Halutz's next war. IDF Chief of Staff Lieutenant General Dan Halutz referred Tuesday for the first time to the publication of the sale of his shares on the day two soldiers were kidnapped on the northern border and war broke out.
"This is a wicked and distorted publication. I don't know who is behind this and I don't intend to get dragged into an issue that will tarnish my integrity," said the army chief.
Chief of Staff Halutz on Tuesday (Photo: Ofer Amram)
Halutz knows that the criticism hurled at him in the past few hours does not only stem from the fact that he may have sold stocks after learning war was about to break out, but also because he chose to do so while dealing with the difficult incidents along the northern border.
He explained: "I am a citizen of the state and I have my own personal economic considerations. This issue can only cast a baseless stain on me, and anything beyond this is not worthy of attention."
Halutz confirmed the facts published as correct but said, "The music accompanying the publication is deceitful and distorted."
On Tuesday morning the Knesset responded harshly to the publications of the stock sales. National Religious Party Chairman, MK Zevulun Orlev, petitioned the Attorney General Menachem Mazuz to investigate the issue.
"There is an expectation that in the hour of decision, the chief of staff will dedicate all of his capabilities to conduct the war and not to manage his personal accounts for revenue and loss in the stock exchange," said Orlev. "In as much as the military battle is not over, it is of prime importance that the chief of staff be free from any shadow of suspicion or crime."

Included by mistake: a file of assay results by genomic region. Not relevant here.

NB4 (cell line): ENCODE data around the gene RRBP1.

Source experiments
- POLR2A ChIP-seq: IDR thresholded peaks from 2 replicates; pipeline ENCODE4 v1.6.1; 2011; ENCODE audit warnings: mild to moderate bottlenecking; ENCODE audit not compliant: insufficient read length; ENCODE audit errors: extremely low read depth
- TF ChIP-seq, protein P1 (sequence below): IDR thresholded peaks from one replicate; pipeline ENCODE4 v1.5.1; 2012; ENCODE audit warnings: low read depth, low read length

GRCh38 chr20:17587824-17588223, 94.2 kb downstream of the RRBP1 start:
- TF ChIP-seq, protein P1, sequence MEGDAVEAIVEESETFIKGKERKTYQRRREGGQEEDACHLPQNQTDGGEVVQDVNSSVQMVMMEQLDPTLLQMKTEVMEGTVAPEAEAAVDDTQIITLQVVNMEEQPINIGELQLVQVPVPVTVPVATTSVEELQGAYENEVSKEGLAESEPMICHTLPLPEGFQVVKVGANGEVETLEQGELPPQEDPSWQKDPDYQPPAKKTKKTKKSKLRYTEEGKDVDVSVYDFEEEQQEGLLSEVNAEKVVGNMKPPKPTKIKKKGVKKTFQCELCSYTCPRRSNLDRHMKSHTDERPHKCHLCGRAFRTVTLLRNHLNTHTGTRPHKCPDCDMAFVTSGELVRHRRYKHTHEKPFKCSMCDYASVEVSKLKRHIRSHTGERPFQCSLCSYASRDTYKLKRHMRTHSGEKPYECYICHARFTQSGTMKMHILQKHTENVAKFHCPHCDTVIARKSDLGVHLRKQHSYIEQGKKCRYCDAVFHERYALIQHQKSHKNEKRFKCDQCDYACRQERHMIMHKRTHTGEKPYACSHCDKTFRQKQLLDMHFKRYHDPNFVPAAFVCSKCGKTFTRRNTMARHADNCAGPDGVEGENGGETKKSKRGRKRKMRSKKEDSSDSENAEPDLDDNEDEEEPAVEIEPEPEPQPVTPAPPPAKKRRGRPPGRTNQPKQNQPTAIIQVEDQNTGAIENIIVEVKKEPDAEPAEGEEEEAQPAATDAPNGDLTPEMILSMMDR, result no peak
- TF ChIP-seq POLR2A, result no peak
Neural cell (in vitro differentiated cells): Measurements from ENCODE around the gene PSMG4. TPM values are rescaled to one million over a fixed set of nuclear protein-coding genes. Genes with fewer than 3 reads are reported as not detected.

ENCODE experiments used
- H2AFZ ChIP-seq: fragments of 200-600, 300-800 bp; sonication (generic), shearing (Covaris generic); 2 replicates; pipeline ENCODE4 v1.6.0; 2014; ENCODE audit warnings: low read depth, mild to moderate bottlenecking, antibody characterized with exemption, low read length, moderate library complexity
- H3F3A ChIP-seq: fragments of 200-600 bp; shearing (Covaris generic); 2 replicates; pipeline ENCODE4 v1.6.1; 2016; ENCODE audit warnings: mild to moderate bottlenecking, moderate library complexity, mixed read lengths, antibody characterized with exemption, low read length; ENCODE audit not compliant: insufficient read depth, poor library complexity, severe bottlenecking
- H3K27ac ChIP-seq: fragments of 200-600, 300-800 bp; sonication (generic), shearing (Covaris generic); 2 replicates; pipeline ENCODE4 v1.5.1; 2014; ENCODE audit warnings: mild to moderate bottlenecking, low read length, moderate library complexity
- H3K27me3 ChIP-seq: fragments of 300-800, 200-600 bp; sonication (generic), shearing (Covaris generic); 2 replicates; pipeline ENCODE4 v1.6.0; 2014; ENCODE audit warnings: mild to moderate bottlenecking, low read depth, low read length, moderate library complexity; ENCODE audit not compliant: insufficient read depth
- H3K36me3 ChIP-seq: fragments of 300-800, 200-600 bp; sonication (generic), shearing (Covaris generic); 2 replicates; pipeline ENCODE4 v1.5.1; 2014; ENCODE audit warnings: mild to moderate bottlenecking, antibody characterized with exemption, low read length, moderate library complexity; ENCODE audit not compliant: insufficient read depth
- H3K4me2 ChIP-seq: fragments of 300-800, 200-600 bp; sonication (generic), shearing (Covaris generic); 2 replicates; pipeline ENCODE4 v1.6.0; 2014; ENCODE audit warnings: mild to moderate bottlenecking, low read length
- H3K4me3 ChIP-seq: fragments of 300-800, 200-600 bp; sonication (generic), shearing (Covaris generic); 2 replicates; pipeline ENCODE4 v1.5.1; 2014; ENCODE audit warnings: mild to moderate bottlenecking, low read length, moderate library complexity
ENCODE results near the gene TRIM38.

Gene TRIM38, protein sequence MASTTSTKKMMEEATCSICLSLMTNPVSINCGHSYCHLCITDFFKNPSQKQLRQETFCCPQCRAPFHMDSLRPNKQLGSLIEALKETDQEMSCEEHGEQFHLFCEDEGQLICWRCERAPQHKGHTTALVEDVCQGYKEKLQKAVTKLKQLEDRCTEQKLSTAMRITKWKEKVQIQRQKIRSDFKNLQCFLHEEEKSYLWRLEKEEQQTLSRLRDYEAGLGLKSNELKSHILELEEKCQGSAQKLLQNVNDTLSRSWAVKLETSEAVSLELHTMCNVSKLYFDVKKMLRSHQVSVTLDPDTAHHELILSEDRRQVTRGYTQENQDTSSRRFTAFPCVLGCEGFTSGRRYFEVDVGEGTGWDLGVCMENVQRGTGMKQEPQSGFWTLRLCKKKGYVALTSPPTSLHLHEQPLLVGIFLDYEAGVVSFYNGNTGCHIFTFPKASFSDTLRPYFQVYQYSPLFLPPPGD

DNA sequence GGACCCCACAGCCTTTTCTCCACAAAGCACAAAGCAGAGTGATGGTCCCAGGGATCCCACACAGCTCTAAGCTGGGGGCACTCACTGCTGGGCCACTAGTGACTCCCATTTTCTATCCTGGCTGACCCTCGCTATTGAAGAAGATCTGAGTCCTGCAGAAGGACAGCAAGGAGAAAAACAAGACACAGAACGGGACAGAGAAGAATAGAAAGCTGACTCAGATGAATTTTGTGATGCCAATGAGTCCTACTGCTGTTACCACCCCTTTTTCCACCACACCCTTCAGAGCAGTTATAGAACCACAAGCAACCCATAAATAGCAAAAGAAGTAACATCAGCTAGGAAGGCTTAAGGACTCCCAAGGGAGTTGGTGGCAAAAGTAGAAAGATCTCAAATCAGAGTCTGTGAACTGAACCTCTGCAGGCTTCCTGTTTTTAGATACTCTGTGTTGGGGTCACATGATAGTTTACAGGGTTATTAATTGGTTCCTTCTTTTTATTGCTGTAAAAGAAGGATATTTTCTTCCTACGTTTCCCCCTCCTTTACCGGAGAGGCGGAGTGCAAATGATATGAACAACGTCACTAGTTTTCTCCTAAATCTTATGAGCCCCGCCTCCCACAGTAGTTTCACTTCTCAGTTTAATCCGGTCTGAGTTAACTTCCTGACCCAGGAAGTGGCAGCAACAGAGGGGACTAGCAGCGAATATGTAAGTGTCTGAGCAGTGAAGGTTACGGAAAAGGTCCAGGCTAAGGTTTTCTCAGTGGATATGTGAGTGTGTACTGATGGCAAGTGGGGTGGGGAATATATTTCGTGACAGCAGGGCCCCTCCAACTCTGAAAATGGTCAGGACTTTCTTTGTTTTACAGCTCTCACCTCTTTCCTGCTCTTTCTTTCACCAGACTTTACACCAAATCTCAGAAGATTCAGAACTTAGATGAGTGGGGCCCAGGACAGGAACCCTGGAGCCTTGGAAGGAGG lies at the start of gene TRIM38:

Chairperson of the Knesset's House Committee, MK Ruhama Avraham, said in response to Chief of Staff Dan Halutz's stock sales: "This scandal is very strange. I call the chief of staff to provide a detailed explanation to the public beyond the laconic explanation he has given thus far."
MK Colette Avital (Labor) broadened the claims and called Halutz to resign from his position. According to her,"There is a serious problem here in his priorities when the security of Israel hangs in the balance. There is a Romanian saying that goes 'the country is burning and the grandma is combing her hair.' The country burned and all that interested him was his investment portfolio."
'It looks kosher, but it stinks'
Senior officers in the IDF who heard about the scandal Tuesday morning were amazed. Most of them preferred not to respond to the claims, but one officer noted that the issue reflects badly on the chief of staff and all IDF soldiers. "The chief of staff is not a private figure, and each action he takes, even away from the public eye, has significance for the entire country. I don’t want to criticize, but the feeling really isn't good."
"It looks kosher, but it stinks," said a number of experts in the field to Ynet. "The problem is that in a small country there are many people exposed to defense estimates, from soldiers in intelligence to police officers, who sometimes know about terrorist attack warning more than the average citizen, and so there is a problem determining who can deal with financial securities and who can't."
"One can even be sanctimonious and say that a reserve soldier who received an emergency call-up before the action was publicized in the media, sold some shares – so this is a case of using inside information. The boundaries are unclear, but since the chief of staff is especially senior, this whole issue creates a very uncomfortable feeling."